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Members of The Times editorial board include Publisher Dennis L. Stockton; General Manager Norman Baggs; Executive Editor Mitch Clarke; and Managing Editor Keith Albertson.
As our nation marks a solemn Sunday to mark the 10th anniversary of the nation’s deadliest terrorist attacks, the question we ask today on our front page is, “Are we safer?”
Yet there’s another, more overarching question to be asked as we reflect on the past decade: What have we learned?
To answer that, we have to go back to the morning of Sept. 11, 2001, before the planes began crashing into the World Trade Center towers and the Pentagon. It was a rather routine Tuesday in late summer as the sun rose. Headlines told of the usual political squabbles in Washington, the Chandra Levy case and Michael Jordan pondering a return to basketball.
The shock Americans felt when they learned we were under attack came from a sense of complacency years in the making. We had seen terror attacks before, in Lebanon in 1983, the Pan Am flight over Scotland in 1988, the WTC in 1993, two U.S. embassies in Africa in 1998 and the USS Cole attack in 2000. But each of those events were far away or limited in nature, targeting soldiers and sailors, not civilians.
Few among us imagined that someone could use hijacked airplanes to destroy buildings, not on the scale we saw unfold on our TVs that day. It was a punch to the gut we were unprepared for, and it left us dazed and disoriented.
That feeling continued for some time as the nation sat wounded and lethargic. Flights were grounded, financial markets closed, public events canceled and our usual entertainment distractions put on hold.
The 9/11 attacks are compared to two other events that marked a shift in history: The attacks on Pearl Harbor on Dec. 7, 1941, which brought a distant war to our shores; and the assassination of President John F. Kennedy on Nov. 22, 1963, when our postwar innocence was cut down by a bullet.
Like those events, the 2001 attacks drove home key points we either denied or were unaware of: Well-organized, well-funded forces were at work to undermine our way of life; these enemies do not wear uniforms or carry flags and are willing to die for their cause; and that turning the other cheek or offering a limited military response would not ensure our future safety.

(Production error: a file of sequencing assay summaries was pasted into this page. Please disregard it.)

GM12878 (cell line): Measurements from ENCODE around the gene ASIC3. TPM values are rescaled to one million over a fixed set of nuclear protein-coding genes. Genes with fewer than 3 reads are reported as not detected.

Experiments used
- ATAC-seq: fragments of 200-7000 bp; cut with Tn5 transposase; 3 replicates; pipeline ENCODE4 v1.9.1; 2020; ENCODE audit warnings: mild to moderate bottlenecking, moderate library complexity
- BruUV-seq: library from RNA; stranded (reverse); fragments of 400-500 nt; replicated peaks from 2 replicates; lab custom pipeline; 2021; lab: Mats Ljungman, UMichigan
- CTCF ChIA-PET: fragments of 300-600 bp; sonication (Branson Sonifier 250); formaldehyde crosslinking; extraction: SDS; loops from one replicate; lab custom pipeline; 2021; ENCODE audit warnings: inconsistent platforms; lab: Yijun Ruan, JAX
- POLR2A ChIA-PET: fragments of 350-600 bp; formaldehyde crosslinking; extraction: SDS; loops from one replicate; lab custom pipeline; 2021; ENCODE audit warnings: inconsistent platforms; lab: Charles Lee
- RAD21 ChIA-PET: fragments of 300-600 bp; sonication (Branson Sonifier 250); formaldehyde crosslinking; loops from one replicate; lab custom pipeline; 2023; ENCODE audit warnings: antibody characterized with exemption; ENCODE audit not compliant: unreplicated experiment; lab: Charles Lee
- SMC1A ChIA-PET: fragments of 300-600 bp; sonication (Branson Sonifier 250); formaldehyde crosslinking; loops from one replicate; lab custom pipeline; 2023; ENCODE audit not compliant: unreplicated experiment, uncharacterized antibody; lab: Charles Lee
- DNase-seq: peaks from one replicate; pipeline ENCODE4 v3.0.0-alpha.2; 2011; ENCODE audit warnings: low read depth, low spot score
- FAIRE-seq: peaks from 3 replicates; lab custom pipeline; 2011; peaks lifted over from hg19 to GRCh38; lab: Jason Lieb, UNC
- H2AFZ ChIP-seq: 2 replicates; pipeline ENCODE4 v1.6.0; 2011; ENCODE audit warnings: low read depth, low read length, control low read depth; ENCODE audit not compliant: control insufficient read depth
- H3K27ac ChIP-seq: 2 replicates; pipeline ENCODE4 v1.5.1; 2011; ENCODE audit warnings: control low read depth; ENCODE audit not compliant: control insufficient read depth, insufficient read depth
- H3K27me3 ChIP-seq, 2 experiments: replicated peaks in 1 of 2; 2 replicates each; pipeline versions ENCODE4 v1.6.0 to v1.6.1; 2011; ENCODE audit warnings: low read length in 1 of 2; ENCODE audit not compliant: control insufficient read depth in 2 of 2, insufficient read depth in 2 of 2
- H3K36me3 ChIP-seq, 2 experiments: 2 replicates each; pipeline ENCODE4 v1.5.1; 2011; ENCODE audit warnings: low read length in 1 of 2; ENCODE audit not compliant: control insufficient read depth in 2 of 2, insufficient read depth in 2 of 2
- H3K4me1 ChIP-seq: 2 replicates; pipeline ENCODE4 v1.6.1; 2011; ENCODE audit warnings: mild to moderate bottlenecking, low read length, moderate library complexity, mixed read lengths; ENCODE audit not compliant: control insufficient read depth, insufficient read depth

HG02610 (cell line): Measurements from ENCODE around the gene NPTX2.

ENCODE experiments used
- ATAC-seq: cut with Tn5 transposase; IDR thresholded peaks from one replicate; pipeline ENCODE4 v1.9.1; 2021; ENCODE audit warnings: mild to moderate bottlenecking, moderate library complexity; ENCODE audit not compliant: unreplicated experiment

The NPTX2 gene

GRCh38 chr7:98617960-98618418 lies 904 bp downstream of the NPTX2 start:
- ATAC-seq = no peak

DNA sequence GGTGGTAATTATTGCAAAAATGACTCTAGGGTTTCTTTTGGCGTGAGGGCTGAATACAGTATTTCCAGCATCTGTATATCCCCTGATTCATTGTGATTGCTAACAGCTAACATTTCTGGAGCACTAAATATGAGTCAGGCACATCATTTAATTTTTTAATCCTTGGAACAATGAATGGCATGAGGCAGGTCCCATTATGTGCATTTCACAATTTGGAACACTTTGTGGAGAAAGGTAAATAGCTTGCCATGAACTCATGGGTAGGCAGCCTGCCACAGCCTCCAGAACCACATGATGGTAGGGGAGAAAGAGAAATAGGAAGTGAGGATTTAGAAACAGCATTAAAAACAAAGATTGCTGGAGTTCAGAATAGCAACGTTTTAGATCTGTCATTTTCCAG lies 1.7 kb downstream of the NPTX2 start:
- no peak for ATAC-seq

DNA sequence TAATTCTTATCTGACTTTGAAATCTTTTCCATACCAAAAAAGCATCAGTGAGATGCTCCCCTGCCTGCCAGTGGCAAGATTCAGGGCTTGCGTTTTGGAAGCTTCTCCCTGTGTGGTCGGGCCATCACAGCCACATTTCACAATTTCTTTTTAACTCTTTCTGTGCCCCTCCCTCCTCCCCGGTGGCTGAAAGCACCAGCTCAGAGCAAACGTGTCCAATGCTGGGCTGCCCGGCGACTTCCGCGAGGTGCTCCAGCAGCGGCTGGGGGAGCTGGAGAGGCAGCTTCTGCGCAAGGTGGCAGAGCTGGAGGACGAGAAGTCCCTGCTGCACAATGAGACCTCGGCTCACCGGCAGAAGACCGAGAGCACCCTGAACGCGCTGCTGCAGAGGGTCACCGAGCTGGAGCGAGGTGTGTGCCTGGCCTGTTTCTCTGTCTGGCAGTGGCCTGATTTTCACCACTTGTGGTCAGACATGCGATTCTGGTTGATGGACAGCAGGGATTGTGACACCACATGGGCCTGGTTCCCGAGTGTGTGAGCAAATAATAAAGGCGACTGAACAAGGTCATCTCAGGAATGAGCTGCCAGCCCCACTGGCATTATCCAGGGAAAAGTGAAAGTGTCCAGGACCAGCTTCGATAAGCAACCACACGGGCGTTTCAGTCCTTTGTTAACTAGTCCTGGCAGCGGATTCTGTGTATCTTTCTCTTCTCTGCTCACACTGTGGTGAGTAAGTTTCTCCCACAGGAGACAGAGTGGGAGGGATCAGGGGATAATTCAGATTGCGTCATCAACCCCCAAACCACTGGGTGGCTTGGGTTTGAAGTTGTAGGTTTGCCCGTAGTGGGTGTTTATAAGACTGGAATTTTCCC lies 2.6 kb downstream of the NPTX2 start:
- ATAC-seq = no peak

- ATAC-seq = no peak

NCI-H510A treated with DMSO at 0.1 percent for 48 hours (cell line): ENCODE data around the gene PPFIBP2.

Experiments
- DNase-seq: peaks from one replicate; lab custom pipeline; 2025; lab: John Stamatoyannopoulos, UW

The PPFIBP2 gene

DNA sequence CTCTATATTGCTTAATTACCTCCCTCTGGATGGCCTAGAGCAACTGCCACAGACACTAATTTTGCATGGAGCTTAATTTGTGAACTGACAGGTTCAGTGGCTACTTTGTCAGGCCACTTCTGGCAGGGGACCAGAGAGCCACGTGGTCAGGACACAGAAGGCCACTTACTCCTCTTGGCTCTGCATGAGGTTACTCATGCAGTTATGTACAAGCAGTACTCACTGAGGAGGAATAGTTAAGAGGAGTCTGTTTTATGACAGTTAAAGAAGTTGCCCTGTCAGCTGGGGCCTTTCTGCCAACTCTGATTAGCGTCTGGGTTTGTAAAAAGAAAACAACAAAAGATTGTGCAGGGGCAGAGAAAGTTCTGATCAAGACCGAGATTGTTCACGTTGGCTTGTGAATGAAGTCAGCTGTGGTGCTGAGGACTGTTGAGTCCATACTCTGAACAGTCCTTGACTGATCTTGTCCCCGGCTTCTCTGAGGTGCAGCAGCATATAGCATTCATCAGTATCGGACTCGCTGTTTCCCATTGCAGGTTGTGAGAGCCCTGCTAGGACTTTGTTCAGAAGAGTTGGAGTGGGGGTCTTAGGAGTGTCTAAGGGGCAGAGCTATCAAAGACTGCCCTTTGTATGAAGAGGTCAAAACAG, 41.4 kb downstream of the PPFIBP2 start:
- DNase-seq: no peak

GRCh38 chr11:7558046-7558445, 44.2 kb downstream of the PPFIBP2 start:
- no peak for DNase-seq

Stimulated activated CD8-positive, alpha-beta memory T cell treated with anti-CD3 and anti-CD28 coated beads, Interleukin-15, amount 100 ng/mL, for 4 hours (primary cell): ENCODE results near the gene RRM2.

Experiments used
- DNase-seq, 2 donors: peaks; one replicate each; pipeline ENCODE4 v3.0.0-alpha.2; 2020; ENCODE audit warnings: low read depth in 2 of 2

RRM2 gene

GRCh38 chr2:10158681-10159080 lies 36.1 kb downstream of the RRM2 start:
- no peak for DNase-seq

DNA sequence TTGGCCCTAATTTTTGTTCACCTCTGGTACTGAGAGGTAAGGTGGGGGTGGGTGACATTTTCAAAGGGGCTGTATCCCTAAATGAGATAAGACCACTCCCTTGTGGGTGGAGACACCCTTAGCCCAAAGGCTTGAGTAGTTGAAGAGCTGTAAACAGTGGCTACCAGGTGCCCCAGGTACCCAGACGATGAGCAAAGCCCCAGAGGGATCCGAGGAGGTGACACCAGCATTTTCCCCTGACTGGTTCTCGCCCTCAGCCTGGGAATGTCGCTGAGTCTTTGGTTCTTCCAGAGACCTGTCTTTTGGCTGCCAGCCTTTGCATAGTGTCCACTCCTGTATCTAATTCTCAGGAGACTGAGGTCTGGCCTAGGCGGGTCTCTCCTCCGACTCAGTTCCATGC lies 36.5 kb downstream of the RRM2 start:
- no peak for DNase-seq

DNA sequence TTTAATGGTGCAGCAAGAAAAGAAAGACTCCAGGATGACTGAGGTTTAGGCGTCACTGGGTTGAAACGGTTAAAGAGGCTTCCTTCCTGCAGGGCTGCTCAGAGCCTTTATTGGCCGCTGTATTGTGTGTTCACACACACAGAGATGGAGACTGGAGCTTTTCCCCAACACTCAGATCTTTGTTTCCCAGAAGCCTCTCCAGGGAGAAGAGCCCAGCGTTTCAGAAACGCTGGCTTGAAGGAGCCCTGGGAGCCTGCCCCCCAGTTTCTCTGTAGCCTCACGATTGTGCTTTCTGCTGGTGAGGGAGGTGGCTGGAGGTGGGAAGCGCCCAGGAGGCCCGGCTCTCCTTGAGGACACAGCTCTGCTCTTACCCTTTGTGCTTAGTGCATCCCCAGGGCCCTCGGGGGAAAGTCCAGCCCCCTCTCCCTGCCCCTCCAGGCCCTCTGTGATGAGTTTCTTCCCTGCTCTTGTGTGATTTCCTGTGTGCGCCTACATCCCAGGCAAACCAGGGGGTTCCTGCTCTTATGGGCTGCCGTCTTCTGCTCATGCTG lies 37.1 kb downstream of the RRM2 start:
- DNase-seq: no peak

In short, we learned that a dangerous world was full of evil zealots who believed us to be vulnerable and too weak to strike back.
But they have learned something about Americans, as have we. Though we staggered from the blow, we got back up. And we proved to the world that we are a resilient people despite the changes we’ve undergone.
After 9/11, the United States didn’t roll over. A month later, U.S. forces struck at the Taliban in Afghanistan, the regime supporting the al-Qaida terrorists who attacked us. It took us almost a decade to get Osama bin Laden, but we kept him imprisoned in his own caves and compound until we finally executed him in May.
In early 2003, we attacked forces in Iraq and deposed Saddam Hussein under the belief that he was supporting al-Qaida. Those wars have cost billions of dollars and thousands of lives, and their success is a source of debate among analysts and historians. But there’s no denying the message that was sent: Attacks on U.S. soil will not go unanswered.
As in 1941, we suited up to engage in a war already raging without us. Then, it took only four years for our military to dismantle a Nazi war machine built over more than a decade. This time, we’ve torn apart a terrorist structure that had been growing for a generation.
We also learned much about our own resolve and resilience. Despite the changes we’ve undertaken since 2001 to ward off similar attacks, American life continues. Granted, we have endured increased security on airlines and public events, plus new laws to expand the government’s police powers, increase surveillance and better “connect the dots” to thwart future attacks.
Because our civil liberties have been bent at times to accommodate the new threat, some opine that the terrorists have won by making us change our way of life and amend our freedoms.
But compare those inconveniences to the rationing, shortages and individual sacrifices we undertook during World War II to contribute to the war effort. And compare it now to changes in the lives of bin Laden, Saddam and other terrorist leaders and supporters. They are dead, imprisoned or on the run; we merely have our bags searched outside ballparks and take off our shoes in airports. The terrorists aimed to accomplish much more, and may have come to realize how they underestimated us.
The zealots who planned and carried out the attacks sought to bring down our way of life. Yet a decade later, the seeds of democratic freedoms have been planted in their homeland in Iraq, Afghanistan, Syria, Egypt and Libya, and are gradually bringing down the kind of oppressive societies leaders like bin Laden want to impose on the world.
Based on that, who do we think is winning this war?
Ten years later, we are a wiser people, more aware of dangers and more appreciative of our freedoms. And we now know we can take a major punch and return that blow tenfold.
We have learned that we live in a dangerous world, but also that we are equal to the task of making it better, safer and more free.
That is the lesson learned from 9/11.